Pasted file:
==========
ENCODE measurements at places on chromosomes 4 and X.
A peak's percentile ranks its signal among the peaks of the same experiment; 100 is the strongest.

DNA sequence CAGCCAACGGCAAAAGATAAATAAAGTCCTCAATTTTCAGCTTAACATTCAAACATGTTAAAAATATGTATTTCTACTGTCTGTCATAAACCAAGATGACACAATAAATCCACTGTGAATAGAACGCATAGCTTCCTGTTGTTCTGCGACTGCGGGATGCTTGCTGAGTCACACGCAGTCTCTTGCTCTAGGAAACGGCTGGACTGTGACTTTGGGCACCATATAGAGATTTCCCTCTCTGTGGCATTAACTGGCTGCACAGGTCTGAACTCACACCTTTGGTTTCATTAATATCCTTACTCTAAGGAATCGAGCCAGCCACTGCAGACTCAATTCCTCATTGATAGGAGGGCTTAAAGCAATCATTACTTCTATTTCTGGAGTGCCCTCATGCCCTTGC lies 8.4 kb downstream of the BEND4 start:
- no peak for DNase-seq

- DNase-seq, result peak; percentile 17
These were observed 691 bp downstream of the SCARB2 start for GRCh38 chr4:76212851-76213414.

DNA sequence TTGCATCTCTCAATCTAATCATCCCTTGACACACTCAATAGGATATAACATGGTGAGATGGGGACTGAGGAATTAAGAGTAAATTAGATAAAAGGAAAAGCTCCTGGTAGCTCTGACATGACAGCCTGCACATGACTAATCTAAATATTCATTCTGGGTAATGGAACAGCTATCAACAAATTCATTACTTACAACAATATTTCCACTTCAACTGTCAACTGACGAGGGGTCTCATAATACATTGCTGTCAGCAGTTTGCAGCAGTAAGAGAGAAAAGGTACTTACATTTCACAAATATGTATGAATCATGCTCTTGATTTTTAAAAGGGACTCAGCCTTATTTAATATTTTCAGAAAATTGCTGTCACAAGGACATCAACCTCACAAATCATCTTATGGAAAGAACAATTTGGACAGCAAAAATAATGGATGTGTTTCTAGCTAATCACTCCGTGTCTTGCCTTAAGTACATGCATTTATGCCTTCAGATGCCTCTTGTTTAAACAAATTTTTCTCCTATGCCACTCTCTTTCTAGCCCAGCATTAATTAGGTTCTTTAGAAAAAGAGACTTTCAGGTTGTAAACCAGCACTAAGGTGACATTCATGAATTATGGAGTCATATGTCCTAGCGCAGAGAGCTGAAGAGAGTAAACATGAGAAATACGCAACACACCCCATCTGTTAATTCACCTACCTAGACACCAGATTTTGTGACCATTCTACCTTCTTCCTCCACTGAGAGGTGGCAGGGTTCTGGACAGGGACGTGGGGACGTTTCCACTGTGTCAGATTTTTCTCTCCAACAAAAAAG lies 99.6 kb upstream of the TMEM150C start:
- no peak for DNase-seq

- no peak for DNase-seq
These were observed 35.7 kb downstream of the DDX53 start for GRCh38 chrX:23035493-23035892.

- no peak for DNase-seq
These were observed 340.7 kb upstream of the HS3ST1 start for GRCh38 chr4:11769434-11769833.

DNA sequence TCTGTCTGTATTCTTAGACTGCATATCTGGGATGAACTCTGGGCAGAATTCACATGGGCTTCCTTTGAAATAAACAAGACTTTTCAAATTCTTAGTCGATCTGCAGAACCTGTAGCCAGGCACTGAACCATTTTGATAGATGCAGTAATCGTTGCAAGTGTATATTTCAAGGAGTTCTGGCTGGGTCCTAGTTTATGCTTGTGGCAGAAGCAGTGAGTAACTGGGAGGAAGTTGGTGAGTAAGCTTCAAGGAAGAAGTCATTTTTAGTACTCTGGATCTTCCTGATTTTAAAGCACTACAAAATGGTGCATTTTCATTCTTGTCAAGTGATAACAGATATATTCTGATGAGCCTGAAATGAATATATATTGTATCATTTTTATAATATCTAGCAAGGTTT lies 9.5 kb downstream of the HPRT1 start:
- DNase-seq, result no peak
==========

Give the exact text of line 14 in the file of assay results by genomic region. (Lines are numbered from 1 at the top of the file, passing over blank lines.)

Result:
- DNase-seq, result no peak